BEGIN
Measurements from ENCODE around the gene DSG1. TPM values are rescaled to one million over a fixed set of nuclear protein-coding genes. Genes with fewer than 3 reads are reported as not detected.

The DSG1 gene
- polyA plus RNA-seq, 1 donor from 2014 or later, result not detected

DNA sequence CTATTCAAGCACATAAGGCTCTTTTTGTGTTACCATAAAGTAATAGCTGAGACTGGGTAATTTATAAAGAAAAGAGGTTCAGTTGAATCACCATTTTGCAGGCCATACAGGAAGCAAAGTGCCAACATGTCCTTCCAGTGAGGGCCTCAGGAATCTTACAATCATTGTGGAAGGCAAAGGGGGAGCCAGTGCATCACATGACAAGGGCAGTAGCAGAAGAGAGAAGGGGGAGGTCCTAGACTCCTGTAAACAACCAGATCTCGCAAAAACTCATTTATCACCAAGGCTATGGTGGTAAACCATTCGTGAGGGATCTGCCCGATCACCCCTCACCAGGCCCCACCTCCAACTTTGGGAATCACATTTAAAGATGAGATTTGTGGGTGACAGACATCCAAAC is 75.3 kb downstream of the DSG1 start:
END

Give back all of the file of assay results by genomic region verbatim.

Measurements from ENCODE around the gene DSG1. TPM values are rescaled to one million over a fixed set of nuclear protein-coding genes. Genes with fewer than 3 reads are reported as not detected.

The DSG1 gene
- polyA plus RNA-seq, 1 donor from 2014 or later, result not detected

DNA sequence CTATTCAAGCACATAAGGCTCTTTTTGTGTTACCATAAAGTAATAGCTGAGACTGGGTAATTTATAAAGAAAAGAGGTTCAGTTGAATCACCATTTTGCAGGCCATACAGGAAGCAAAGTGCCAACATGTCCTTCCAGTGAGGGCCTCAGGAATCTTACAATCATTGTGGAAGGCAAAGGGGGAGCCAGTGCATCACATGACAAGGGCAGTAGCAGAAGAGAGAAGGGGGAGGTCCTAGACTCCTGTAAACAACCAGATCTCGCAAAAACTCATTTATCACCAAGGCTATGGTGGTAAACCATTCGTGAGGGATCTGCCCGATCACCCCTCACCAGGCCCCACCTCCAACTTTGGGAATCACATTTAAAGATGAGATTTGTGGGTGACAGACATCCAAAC is 75.3 kb downstream of the DSG1 start: